in November at Portland’s Civic Stadium for, what would have been, a re-match of the 1985 State Championship, when Neah-Kah-Nie was defeated on the icy turf 38-20, and iconic Dayton coach Dewey Sullivan hoisted his first of five championship
What occurred that evening in Knappa was nothing short of disaster.
After marching down the field to score on the first possession
of the game, the Pirates forced a punt and were threatening
again, moving the ball deep into Knappa territory. Fullback Kent Miller took a handoff from Malcolm up the middle, and was stopped for a short gain. As Miller rose from the ground he left the ball on the grass, where a Knappa defender pounced on it. In an act of gross misjudgment,
the nearest referee ruled the play a fumble, recovered by Knappa. Miller protested, and was ejected. On the ensuing play, Knappa scored on an 85-yard pass over the middle, and went up 7-6 on the extra point kick.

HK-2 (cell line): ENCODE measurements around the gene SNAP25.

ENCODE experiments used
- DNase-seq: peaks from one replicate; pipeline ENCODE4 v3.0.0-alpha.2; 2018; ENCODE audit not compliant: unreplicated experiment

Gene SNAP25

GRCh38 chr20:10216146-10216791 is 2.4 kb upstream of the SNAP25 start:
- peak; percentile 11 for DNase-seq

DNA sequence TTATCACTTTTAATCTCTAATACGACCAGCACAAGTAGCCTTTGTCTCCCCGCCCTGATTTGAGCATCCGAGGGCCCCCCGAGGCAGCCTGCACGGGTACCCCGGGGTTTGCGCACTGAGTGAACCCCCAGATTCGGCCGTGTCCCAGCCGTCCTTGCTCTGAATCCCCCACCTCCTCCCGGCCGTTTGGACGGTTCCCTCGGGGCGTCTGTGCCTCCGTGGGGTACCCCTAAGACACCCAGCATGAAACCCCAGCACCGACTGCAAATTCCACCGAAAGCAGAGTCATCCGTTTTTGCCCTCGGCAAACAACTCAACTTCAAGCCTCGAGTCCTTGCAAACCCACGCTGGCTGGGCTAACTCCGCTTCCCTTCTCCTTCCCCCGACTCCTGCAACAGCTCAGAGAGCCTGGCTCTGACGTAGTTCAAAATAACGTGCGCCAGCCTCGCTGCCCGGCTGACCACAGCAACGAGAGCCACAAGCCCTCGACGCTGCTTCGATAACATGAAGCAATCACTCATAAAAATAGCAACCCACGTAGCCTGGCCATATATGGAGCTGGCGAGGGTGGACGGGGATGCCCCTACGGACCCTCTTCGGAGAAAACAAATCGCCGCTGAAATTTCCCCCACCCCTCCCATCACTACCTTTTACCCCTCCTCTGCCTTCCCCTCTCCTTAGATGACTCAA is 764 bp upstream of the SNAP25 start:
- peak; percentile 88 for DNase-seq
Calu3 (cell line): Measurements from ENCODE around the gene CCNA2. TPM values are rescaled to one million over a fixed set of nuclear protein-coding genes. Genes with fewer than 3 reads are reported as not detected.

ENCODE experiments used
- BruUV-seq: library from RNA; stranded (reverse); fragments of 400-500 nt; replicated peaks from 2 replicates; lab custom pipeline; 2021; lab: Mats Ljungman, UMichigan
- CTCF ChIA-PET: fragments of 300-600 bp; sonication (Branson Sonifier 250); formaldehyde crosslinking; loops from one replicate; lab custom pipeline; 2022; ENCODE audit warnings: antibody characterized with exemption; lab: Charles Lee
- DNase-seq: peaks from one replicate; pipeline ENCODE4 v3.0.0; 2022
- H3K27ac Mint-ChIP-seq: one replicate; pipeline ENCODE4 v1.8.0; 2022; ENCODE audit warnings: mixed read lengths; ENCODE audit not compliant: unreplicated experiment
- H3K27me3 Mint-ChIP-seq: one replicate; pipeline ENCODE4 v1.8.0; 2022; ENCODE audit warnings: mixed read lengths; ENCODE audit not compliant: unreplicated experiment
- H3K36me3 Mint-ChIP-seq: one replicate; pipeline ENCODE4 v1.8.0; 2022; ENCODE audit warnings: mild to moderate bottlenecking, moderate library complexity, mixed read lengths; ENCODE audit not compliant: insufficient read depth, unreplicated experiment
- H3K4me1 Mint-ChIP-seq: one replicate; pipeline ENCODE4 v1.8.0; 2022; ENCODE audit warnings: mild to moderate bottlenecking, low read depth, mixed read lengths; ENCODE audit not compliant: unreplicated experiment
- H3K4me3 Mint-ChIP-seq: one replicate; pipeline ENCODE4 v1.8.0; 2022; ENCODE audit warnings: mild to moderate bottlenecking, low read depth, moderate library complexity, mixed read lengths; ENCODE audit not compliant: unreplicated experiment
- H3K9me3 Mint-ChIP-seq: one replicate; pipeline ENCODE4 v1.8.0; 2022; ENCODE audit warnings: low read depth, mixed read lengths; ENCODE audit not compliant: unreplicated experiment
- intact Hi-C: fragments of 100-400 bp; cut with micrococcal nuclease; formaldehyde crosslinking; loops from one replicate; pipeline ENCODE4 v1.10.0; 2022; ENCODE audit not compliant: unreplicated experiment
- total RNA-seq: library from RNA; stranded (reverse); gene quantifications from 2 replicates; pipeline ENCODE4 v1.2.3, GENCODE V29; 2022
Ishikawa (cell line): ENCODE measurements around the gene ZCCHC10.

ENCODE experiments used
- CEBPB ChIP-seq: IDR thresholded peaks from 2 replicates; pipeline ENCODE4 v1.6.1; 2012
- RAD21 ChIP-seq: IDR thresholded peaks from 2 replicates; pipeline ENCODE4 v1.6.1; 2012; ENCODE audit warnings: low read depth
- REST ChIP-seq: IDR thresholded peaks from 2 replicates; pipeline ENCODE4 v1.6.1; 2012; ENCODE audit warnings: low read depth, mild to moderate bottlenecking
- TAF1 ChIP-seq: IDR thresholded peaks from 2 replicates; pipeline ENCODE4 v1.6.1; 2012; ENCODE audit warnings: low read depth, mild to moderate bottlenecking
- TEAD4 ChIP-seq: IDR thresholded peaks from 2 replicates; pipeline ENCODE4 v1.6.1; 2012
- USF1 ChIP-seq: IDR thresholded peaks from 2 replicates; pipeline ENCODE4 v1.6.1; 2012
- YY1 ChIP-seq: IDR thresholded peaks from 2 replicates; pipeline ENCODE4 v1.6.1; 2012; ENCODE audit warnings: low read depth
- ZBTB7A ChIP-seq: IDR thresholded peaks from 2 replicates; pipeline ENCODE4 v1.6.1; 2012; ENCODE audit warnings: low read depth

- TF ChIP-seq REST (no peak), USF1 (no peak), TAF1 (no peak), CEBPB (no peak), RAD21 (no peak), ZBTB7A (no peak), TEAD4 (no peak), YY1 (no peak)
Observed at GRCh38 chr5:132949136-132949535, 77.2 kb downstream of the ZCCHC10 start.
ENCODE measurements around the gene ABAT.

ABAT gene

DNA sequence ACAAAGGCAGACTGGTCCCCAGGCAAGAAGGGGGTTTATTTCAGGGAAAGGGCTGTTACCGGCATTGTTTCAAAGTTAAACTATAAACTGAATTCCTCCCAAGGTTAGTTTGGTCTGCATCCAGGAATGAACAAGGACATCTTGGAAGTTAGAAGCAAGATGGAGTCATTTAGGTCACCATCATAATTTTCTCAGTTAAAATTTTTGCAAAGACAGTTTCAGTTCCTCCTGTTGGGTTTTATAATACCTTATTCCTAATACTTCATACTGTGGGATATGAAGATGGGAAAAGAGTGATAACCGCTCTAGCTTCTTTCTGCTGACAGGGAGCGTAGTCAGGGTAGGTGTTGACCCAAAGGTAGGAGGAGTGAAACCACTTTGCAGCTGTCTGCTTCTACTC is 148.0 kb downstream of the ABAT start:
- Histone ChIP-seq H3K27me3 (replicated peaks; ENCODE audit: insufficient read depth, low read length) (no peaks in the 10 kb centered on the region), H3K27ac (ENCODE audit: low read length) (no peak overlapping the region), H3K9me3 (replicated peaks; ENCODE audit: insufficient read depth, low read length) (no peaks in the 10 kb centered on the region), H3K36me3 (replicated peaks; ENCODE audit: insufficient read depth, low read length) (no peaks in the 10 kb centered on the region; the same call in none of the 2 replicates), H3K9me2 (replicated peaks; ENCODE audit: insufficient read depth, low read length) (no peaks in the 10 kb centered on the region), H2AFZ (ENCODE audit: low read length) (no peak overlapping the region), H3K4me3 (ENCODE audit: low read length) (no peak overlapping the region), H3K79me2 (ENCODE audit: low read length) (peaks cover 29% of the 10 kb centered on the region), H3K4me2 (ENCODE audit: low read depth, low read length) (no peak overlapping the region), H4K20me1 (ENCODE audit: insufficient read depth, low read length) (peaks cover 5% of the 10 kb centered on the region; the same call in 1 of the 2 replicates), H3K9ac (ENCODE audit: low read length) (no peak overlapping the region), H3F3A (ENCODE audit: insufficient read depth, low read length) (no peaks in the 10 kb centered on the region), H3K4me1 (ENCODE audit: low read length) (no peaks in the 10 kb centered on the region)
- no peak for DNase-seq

That score would hold for the duration.
Later, in the first half, running
back Mike Glover left the game with a fractured ankle, followed to the sideline shortly thereafter by Billy DeLoe, Miller’s backup at fullback and starting inside linebacker. Without
Miller and Glover, the Pirates still executed well on offense, but faltered in Knappa territory, turning the ball over each time they threatened to score.
The second half manifested like dream of being trapped in a vehicle without brakes or transmission, immersed in heavy traffic on the downhill side. As the final seconds ticked away from the scoreboard, reality fell like an anvil. The season, which, only hours before, had seemed like a cakewalk to glory, was now reduced to shambles, bleak and irrecoverable.
Current Neah-Kah-Nie head coach, Chris Bennett, was a sophomore on that 1996 team, starting the entire season at offensive
tackle and defensive end. To reflect back on that night in Knappa is still a sore subject for Bennett.
“It’s that kind of loss that always sticks with you,” Bennett said. “I don’t think there is any other game I ever lost that could compare to it.”
After the meltdown at Knappa, the Pirates were able to regroup to beat Vernonia in the final regular season game, but because of how the playoff bracket was structured in that era, Neah-Kah-Nie drew a first round matchup with undefeated Dayton.